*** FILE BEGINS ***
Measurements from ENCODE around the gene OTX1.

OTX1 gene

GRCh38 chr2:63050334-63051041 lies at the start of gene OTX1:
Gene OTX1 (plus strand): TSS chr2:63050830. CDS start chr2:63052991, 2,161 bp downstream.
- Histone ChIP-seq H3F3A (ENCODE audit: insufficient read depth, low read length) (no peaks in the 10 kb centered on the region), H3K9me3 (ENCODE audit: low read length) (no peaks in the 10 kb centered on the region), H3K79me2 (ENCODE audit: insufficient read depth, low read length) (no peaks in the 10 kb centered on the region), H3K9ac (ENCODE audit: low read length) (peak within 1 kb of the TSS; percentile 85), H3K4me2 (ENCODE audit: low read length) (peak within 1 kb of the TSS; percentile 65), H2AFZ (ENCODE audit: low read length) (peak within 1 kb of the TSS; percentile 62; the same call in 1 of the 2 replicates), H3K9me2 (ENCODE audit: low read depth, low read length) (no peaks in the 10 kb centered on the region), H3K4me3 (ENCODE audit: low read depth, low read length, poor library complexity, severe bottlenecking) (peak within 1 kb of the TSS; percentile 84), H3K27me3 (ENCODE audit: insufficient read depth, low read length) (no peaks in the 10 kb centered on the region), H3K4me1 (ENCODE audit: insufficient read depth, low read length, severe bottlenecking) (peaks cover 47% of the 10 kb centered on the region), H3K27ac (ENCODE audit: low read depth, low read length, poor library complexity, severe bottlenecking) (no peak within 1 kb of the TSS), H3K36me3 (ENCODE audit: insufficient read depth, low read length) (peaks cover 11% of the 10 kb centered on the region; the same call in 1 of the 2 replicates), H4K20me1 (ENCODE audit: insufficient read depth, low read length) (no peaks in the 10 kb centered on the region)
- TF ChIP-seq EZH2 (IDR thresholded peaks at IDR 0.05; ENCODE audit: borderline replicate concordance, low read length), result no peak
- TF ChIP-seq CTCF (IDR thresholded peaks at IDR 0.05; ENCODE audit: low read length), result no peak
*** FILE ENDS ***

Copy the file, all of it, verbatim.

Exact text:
Measurements from ENCODE around the gene OTX1.

OTX1 gene

GRCh38 chr2:63050334-63051041 lies at the start of gene OTX1:
Gene OTX1 (plus strand): TSS chr2:63050830. CDS start chr2:63052991, 2,161 bp downstream.
- Histone ChIP-seq H3F3A (ENCODE audit: insufficient read depth, low read length) (no peaks in the 10 kb centered on the region), H3K9me3 (ENCODE audit: low read length) (no peaks in the 10 kb centered on the region), H3K79me2 (ENCODE audit: insufficient read depth, low read length) (no peaks in the 10 kb centered on the region), H3K9ac (ENCODE audit: low read length) (peak within 1 kb of the TSS; percentile 85), H3K4me2 (ENCODE audit: low read length) (peak within 1 kb of the TSS; percentile 65), H2AFZ (ENCODE audit: low read length) (peak within 1 kb of the TSS; percentile 62; the same call in 1 of the 2 replicates), H3K9me2 (ENCODE audit: low read depth, low read length) (no peaks in the 10 kb centered on the region), H3K4me3 (ENCODE audit: low read depth, low read length, poor library complexity, severe bottlenecking) (peak within 1 kb of the TSS; percentile 84), H3K27me3 (ENCODE audit: insufficient read depth, low read length) (no peaks in the 10 kb centered on the region), H3K4me1 (ENCODE audit: insufficient read depth, low read length, severe bottlenecking) (peaks cover 47% of the 10 kb centered on the region), H3K27ac (ENCODE audit: low read depth, low read length, poor library complexity, severe bottlenecking) (no peak within 1 kb of the TSS), H3K36me3 (ENCODE audit: insufficient read depth, low read length) (peaks cover 11% of the 10 kb centered on the region; the same call in 1 of the 2 replicates), H4K20me1 (ENCODE audit: insufficient read depth, low read length) (no peaks in the 10 kb centered on the region)
- TF ChIP-seq EZH2 (IDR thresholded peaks at IDR 0.05; ENCODE audit: borderline replicate concordance, low read length), result no peak
- TF ChIP-seq CTCF (IDR thresholded peaks at IDR 0.05; ENCODE audit: low read length), result no peak